With the advent of transparent wearable displays, new challenges arise. Because these devices are always in front of the eyes, one of the main challenges is to create interfaces that do not disturb the user from what they might be doing in "the real world" by distracting them with sudden notifications from "the virtual world" for example. For this task, it would be useful for the user interface to know on which world the user's attention is located: if the UI knows they are busy in the real world, it could know not to disturb the user.
During my internship at Nokia, I looked into the information that the wearer's eye movements might provide about where their attention is located. I created and implemented several techniques to do so, each of which do not indicate absolute certainty but which, combined, can form a robust system to detect if the wearer is looking at the screen or through the screen.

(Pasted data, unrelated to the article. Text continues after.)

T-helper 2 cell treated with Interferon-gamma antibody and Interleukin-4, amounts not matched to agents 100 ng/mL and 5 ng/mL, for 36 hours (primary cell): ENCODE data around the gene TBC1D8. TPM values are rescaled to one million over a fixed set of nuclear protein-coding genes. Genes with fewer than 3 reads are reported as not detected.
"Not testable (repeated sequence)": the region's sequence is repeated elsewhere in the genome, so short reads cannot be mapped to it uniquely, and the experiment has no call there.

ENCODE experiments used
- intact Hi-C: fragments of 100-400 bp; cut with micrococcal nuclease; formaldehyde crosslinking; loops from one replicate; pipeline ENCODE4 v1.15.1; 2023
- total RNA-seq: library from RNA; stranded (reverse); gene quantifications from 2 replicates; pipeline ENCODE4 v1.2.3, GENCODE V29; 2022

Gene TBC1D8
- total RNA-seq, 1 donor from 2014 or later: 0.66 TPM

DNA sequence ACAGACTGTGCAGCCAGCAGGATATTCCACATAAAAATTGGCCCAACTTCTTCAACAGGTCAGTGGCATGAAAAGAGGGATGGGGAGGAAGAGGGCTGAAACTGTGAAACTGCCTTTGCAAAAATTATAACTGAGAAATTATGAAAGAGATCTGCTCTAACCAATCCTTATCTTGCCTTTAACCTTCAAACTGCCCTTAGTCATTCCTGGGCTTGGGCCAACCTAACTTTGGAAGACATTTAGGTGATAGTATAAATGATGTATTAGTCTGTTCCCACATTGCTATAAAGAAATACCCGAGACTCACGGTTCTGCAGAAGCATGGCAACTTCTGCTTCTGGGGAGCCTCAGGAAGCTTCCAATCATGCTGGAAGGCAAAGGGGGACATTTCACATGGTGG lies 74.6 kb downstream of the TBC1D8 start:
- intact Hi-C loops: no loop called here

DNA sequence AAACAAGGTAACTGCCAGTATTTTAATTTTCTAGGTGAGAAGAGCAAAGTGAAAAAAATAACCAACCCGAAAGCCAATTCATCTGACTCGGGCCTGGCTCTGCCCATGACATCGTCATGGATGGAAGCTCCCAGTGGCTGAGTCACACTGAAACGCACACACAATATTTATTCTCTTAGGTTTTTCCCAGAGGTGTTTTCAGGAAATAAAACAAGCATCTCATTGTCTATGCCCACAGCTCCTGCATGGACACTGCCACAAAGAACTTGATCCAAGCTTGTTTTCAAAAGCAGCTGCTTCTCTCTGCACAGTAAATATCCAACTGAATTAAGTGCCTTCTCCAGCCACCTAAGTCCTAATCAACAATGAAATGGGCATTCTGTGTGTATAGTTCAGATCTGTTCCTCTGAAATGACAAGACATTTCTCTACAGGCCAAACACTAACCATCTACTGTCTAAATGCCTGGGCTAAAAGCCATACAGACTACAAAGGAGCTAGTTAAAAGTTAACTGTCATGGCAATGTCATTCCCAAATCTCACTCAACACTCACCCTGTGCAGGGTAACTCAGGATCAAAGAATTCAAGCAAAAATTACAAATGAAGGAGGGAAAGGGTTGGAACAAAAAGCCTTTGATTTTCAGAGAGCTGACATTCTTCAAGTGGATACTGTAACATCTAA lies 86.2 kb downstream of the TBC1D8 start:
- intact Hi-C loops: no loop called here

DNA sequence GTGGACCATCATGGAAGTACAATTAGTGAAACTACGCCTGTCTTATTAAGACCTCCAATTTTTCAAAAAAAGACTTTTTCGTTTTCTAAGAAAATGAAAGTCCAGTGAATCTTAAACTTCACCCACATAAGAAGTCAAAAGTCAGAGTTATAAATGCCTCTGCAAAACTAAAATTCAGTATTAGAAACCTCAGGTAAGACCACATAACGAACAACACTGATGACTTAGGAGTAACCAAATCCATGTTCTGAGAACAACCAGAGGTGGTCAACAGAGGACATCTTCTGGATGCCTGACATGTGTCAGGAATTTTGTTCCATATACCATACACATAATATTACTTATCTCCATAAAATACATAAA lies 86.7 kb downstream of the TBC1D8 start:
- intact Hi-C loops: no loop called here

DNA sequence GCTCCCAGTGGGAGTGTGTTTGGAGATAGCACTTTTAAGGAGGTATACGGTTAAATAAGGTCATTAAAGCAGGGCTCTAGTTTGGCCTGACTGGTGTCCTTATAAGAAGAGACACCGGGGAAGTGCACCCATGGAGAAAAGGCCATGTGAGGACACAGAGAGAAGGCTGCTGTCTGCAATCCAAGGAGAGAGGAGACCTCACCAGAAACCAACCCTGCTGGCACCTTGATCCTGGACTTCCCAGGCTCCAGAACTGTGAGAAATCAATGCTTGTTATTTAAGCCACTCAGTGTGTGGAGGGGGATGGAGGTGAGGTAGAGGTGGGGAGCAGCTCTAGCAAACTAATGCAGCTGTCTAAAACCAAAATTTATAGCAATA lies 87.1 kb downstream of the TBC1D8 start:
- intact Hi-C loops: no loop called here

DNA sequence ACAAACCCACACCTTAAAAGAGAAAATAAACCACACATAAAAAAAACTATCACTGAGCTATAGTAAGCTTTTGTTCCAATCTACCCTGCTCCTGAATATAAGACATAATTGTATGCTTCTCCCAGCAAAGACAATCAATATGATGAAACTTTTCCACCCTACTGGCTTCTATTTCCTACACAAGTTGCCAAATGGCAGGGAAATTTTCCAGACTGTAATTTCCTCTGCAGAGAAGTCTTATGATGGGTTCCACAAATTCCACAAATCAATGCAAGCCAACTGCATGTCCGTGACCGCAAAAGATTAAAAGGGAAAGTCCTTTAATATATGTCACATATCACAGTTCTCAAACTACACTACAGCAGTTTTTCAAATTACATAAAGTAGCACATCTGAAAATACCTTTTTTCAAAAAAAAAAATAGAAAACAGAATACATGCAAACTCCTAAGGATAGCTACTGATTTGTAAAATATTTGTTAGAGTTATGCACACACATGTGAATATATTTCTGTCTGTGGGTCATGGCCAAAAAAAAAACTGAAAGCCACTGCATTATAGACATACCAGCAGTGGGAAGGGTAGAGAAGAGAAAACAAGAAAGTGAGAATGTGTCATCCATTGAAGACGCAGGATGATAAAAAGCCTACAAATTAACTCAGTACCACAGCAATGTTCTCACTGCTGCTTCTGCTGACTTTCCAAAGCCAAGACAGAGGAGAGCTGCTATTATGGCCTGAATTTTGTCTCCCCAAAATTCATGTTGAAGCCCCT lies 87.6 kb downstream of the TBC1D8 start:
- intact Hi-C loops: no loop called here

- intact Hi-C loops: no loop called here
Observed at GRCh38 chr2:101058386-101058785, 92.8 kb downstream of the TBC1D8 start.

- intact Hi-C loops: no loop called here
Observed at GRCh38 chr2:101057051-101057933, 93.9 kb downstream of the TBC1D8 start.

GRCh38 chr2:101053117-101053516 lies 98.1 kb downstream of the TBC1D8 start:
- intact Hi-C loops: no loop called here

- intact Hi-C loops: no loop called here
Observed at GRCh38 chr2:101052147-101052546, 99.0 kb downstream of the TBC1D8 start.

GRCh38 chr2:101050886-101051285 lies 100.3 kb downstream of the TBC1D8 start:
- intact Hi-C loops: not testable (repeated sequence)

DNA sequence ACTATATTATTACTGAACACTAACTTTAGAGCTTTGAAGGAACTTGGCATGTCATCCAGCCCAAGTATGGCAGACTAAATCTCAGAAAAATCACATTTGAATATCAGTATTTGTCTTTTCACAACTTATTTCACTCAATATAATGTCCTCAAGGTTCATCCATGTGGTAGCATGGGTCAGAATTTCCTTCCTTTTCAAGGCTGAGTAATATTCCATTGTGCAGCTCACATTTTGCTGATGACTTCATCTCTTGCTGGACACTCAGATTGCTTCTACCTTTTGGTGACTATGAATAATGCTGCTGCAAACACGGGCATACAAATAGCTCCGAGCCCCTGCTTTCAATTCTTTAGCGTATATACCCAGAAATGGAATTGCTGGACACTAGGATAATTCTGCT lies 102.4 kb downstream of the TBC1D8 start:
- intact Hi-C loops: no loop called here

For example, when we look at an object in the real world while moving our head, our eyes perform a smooth tracking motion to keep the object in sight, which is called VOR (for Vestibulo-Ocular Reflex). However, I noticed that when we look at something on the screen and move our head, the eyes stay still and do not need to perform the VOR, since the screen is moving with the head. Thus, if we track head motion and then observe what the eyes are doing, we can get a good estimation of where the attention is located.
Once the UI knows where the user is looking, the eyes can still help to manage the information in a subtle and discreet way. It can for example take advantage of the fact that, afetr a blink, we do not notice large changes that might have happened suddenly in our visual field. This is known as change blindness. If the UI needs to be updated to be kept up-to-date or display a notification, it can wait until the user blinks, and slowly fade the notification in every time a blink happens.
There are more ideas and techniques described in the paper!